Bibliography[edit]

  • The Mating Mind: How Sexual Choice Shaped the Evolution of Human Nature. Heinemann. 2000. ISBN 0-434-00741-2.
  • Mating Intelligence: Sex, Relationships, and the Mind's Reproductive System. Psychology Press. 2007. ISBN 978-0-805-85749-8.
  • Spent : Sex, Evolution, and Consumer Behavior. Viking. 2009. ISBN 978-0-670-02062-1.
  • Max, Tucker; Miller, Geoffrey (2015). Mate: Become the Man Women Want. Little, Brown and Company. ISBN 9780316375368.
  • Miller, Geoffrey (2019). Virtue Signaling: Essays on Darwinian Politics & Free Speech. Cambrian Moon. ISBN 978-1951555009.
  • Geher; Geoffrey Miller (eds), Mating Intelligence: Sex, Relationships, and the Mind's Reproductive System, New York: Lawrence Erlbaum Associates, 2008.

References[edit]

  1. ^ Angier, Natalie. "Skipping Spouse to Spouse Isn't Just a Man's Game". Archived from the original on 2018-10-18. Retrieved 2018-10-18.
  2. ^ "Sexual Selection and the Mind - A Talk with Geoffrey Miller". Edge Foundation, Inc. 6 June 1998. Archived from the original on 4 October 2018. Retrieved 4 October 2018.
  3. ^ "Background". Geoffrey Miller, Ph. D. Retrieved 2020-09-03.
  4. ^ a b "The Fat-Shaming Professor: A Twitter-Fueled Firestorm". NPR.org. 6 June 2013. Retrieved 2020-08-24.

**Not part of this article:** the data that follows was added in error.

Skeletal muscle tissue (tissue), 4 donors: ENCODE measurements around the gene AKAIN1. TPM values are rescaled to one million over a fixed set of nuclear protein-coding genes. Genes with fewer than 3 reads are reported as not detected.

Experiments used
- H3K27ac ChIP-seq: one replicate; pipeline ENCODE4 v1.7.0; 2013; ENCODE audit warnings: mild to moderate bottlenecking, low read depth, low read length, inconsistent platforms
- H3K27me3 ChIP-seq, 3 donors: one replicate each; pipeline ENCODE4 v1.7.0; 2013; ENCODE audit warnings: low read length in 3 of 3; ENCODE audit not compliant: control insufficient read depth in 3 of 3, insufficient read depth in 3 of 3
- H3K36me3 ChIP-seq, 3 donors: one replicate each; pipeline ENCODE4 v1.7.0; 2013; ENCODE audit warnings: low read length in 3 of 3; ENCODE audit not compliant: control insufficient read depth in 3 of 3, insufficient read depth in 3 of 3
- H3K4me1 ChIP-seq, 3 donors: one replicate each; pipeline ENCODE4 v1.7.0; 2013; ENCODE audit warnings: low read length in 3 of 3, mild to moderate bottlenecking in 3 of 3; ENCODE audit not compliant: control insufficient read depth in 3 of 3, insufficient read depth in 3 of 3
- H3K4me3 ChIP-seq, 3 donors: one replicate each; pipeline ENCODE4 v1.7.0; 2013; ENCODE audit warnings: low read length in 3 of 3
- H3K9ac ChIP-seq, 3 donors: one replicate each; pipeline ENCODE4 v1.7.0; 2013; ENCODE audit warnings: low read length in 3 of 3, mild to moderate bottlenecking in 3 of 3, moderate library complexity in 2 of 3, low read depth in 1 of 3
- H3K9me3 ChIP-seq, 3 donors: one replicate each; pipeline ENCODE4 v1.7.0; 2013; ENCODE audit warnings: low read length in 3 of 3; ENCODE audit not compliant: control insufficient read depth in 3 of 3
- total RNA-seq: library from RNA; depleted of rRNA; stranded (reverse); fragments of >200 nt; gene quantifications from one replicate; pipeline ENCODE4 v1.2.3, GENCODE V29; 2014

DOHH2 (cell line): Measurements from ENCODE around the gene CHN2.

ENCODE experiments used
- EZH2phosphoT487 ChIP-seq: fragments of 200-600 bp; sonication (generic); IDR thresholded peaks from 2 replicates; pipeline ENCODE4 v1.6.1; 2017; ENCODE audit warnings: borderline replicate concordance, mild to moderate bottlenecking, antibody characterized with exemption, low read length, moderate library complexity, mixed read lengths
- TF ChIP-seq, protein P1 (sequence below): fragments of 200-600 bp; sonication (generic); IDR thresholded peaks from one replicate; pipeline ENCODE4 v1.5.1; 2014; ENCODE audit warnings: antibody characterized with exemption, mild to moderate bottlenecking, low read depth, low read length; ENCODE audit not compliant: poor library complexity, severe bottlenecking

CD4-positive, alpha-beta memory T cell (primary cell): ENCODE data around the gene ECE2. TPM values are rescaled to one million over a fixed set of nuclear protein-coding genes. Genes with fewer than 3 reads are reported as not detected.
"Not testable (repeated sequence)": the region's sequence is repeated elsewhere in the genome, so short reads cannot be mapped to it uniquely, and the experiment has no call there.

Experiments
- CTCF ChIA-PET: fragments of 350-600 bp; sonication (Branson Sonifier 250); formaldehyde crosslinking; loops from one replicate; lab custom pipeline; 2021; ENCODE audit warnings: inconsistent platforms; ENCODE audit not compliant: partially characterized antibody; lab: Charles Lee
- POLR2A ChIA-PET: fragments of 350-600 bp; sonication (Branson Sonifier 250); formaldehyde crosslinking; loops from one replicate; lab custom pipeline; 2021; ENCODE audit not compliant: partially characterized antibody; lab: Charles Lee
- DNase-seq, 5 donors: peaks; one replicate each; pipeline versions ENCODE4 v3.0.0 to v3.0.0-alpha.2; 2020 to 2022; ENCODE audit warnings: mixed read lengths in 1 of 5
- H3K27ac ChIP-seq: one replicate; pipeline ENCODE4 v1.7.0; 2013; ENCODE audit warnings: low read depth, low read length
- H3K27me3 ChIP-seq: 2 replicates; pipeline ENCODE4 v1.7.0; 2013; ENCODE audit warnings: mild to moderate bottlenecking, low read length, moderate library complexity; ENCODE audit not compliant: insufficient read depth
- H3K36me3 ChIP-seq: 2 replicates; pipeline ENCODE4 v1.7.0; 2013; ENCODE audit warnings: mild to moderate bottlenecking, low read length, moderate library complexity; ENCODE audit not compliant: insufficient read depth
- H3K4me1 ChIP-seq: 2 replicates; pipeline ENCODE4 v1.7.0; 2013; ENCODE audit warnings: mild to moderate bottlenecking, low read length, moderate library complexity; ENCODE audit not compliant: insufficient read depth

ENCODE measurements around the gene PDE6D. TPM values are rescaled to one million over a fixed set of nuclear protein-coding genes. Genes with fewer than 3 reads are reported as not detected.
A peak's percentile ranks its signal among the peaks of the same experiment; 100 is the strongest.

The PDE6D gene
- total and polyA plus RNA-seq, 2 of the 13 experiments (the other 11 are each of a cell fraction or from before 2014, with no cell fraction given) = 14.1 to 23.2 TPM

5. ^ Trotter, J. K. (2013-06-03). "How Twitter Schooled an NYU Professor About Fat-Shaming". The Atlantic. Retrieved 2020-08-24.
  6. ^ Wentworth, Karen. "Professor Geoffrey Miller Censured by UNM Archived 2013-09-11 at the Wayback Machine." August 6, 2013.
  7. ^ "The Mating Grounds website". Archived from the original on 2018-12-27. Retrieved 2015-10-05.
  8. ^ "Zola Registry". www.zola.com. Archived from the original on 2020-08-01. Retrieved 2020-01-23.
  9. ^ @primalpoly (2019-09-29). "Getting married today to @sentientist" (Tweet) – via Twitter.
  10. ^ Miller, Geoffrey (2000). The mating mind : how sexual choice shaped the evolution of human nature. Heinemann. ISBN 0-434-00741-2. (also Doubleday; ISBN 0-385-49516-1).
  11. ^ a b Miller, Geoffrey. "2013: What *Should* We be Worried About?". Edge Foundation, Inc. Archived from the original on 5 October 2018. Retrieved 5 October 2018.
  12. ^ Miller, Geoffrey (2009). Spent : sex, evolution, and consumer behavior. Viking. ISBN 978-0-670-02062-1.
  13. ^ "All in the Mind and the Philosopher's Zone special: Happy Birthday Charles Darwin". All in the Mind (Australian Broadcasting Corporation radio). Radio National. 14 February 2009. Archived from the original on 18 February 2017. Retrieved 5 October 2018.
  14. ^ Evans, Dylan (7 August 2009). "Spent by Geoffrey Miller | Book review". the Guardian. Archived from the original on 6 October 2018. Retrieved 5 October 2018.
  15. ^ Miller, Geoffrey; Tybur, Joshua M.; Jordan, Brent D. (November 2007). "Ovulatory cycle effects on tip earnings by lap dancers: economic evidence for human estrus?☆". Evolution and Human Behavior. 28 (6): 375–381. CiteSeerX 10.1.1.154.8176. doi:10.1016/j.evolhumbehav.2007.06.002. ISSN 1090-5138.
  16. ^ "Winners of the Ig Nobel Prize § The 2008 Ig Nobel Prize Winners". Annals of Improbable Research. Archived from the original on 9 January 2010. Retrieved 5 October 2018.
  17. ^ Miller, Geoffrey. Virtue Signaling : Essays on Darwinian Politics & Free Speech. ISBN 978-1-951555-00-9. OCLC 1127937178.

External links[edit]